His cuts go deeper in part because at the same time he is cutting spending, he also wants to reduce state taxes, including a $459 million cut in the corporate income tax and a $508 million cut in property taxes for schools.

Legislative leaders have been more reluctant to embrace the tax cuts before resolving the shortfall. Among their concerns is that deeply cutting funding could undermine some of the advances Florida schools have made in recent years. Last month, a national survey by Education Week ranked Florida's public education system at fifth in the nation among the 50 states.

Additionally, they say cutting per-student funding by as much as $700 -- from $6,900 to $6,200 -- could jeopardize the ability of many districts to comply with the state constitutional class size limits.

"It's absolutely impossible," Blanton said.

Nonetheless, legislative leaders say cuts will have to be made in education, health care and other major state programs to overcome a $3.6 billion budget shortfall with revenues this spring, as well as to set aside enough reserves to maintain a healthy state credit rating.

Scott and his budget advisers say the cuts can be offset by using a one-time pot of federal money and cash freed up by requiring teachers and other school personnel to pay 5 percent of their salaries for their pensions.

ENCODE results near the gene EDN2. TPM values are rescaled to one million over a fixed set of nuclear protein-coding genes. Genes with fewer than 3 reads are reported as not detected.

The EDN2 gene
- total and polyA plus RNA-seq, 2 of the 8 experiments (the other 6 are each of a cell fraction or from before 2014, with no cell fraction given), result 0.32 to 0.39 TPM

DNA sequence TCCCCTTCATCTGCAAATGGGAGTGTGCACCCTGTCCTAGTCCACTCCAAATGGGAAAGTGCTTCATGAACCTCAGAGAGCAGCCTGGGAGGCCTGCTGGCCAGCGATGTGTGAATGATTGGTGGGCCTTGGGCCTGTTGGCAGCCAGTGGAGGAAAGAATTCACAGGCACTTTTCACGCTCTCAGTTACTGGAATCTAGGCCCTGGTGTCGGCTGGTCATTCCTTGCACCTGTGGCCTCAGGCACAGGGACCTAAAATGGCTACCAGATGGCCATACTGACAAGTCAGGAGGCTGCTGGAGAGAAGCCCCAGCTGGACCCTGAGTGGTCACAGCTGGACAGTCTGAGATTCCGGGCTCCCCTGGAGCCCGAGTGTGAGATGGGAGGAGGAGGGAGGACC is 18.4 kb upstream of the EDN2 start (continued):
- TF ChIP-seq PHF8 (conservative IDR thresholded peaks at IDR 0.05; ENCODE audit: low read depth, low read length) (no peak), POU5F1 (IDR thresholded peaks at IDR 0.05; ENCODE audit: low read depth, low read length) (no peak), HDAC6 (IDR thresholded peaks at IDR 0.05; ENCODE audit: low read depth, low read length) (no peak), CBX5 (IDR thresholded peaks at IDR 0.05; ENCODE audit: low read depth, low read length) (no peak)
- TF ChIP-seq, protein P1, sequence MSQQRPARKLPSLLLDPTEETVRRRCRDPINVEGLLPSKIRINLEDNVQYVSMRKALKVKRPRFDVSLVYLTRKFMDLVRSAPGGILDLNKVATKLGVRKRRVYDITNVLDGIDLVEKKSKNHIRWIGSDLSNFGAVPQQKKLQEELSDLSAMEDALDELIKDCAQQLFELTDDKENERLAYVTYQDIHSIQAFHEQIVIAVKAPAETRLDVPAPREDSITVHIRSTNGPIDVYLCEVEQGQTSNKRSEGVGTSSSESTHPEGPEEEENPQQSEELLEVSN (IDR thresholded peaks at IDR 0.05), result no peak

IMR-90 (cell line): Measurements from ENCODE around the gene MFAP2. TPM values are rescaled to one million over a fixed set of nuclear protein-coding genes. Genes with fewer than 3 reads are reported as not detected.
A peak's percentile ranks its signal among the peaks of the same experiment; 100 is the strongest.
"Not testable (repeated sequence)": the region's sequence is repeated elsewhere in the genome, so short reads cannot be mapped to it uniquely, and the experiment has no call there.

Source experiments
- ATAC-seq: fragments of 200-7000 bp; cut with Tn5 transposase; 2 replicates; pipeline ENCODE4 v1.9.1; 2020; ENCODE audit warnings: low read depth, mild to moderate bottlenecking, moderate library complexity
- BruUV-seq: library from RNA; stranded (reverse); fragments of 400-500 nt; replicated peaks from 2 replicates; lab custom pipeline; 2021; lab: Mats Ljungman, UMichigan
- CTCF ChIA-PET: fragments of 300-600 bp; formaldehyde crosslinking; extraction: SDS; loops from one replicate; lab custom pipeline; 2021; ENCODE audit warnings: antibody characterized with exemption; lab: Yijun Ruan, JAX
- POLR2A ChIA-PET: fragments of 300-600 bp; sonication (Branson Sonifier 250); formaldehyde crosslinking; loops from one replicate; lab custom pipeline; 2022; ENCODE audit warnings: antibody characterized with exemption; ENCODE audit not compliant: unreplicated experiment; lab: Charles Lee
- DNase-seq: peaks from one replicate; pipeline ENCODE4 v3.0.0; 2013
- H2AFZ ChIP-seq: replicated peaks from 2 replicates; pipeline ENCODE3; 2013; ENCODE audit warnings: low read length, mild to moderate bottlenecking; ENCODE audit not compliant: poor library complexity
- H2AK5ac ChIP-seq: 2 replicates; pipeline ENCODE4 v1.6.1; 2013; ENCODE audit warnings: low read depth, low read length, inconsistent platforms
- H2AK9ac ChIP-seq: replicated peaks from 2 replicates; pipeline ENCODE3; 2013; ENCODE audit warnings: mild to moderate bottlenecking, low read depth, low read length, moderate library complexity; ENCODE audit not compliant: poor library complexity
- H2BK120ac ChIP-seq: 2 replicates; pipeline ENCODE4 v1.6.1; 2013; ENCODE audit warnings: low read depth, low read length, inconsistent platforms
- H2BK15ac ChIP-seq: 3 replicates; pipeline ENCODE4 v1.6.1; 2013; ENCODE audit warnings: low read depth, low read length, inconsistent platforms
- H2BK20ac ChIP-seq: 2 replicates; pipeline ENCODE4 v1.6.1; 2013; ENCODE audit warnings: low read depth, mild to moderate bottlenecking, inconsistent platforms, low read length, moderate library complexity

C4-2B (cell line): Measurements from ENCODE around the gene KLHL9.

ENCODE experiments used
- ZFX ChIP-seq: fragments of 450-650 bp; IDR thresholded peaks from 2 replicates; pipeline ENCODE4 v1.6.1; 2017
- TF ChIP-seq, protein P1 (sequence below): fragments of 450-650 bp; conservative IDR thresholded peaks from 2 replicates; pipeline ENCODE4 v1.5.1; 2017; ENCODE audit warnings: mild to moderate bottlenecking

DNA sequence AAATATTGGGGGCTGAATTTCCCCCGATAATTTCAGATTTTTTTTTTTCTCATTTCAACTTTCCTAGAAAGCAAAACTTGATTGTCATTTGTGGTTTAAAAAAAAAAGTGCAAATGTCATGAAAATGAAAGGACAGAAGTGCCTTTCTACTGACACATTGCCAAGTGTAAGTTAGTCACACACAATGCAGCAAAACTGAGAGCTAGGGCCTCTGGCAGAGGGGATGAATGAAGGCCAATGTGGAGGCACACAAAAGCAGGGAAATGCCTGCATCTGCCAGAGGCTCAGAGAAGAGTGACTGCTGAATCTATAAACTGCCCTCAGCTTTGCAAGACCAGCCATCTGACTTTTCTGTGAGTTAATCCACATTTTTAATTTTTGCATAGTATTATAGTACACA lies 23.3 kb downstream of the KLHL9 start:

That could put the per-student cut in the range of about $300, although Jerry McDaniel, the governor's budget director, acknowledged those cuts could still result in layoffs becausemore than 80 percent of the school funding goes toward personnel costs.


But a key Senate leader said that will not happen.

"Are we looking at the cuts the governor is making? The answer is no, a resounding no," said Sen. David Simmons, R-Altamonte Springs, chairman of the Senate budget subcommittee for preK-12 schools.

Simmons said while cuts will be made, they will not impact the quality of education nor any of the state's recent advancements. He said he does not anticipate any layoffs, while acknowledging some jobs may be lost through attrition.

School advocates say those moves are being made as a new survey showed Florida's teachers' salaries ranked 37th in the nation in the 2009-10 school year, according to the National Education Association. The average teacher pay in Florida was $46,708 last year.

In the long term, low pay, higher pension costs and less job security will make recruiting top-quality teachers "a real problem" for school districts around the state, Blanton said.

"If you want the best and the brightest, you can't continue pounding and blaming teachers for what's going on in the economic climate," he said. "You're not going to climb out of a hole on the backs of public schools."

1 comment:

  1. Hi all...

    The institutions of higher education play a pivotal role in shaping the fortune of a nation. Most people take up the higher education jobs as they love teaching or like associating themselves with the institutes of learning. Thanks a lot.